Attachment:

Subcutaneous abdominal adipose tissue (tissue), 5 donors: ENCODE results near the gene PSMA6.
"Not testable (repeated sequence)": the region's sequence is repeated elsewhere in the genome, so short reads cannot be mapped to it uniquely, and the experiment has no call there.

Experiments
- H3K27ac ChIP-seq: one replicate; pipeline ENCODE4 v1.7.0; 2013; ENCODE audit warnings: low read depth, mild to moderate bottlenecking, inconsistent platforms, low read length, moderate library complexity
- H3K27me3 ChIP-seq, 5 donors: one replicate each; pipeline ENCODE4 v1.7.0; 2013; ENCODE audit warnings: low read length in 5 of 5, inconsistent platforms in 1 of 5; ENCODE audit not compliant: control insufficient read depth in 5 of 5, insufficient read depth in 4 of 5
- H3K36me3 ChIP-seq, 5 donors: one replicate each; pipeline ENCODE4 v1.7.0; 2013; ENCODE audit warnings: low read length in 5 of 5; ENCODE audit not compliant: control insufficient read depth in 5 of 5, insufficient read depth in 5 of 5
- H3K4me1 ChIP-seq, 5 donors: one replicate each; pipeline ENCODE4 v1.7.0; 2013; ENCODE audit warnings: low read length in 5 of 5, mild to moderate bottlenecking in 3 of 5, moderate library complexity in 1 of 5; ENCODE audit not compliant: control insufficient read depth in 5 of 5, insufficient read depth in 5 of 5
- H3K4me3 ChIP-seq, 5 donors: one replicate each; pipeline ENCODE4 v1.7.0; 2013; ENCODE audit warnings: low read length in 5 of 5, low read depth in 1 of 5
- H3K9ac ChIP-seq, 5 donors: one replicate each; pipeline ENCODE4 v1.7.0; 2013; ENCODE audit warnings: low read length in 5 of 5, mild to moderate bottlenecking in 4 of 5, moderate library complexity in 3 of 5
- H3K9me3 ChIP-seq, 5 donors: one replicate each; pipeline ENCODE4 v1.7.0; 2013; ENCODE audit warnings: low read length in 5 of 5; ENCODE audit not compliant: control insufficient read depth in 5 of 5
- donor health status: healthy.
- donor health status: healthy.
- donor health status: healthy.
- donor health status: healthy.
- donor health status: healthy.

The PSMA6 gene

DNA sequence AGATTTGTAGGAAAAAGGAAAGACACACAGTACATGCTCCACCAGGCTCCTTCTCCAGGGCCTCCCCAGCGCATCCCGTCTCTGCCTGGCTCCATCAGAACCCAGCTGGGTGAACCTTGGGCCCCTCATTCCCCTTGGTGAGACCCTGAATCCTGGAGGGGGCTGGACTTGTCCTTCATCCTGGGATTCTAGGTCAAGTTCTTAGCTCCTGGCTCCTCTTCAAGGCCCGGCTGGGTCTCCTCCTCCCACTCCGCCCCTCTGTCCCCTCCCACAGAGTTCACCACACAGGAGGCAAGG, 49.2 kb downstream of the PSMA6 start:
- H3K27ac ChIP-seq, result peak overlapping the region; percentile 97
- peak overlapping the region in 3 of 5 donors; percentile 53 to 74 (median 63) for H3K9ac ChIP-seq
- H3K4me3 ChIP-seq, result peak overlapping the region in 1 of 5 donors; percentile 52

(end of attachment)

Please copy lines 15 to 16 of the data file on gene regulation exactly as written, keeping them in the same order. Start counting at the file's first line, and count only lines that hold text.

- donor health status: healthy.

The PSMA6 gene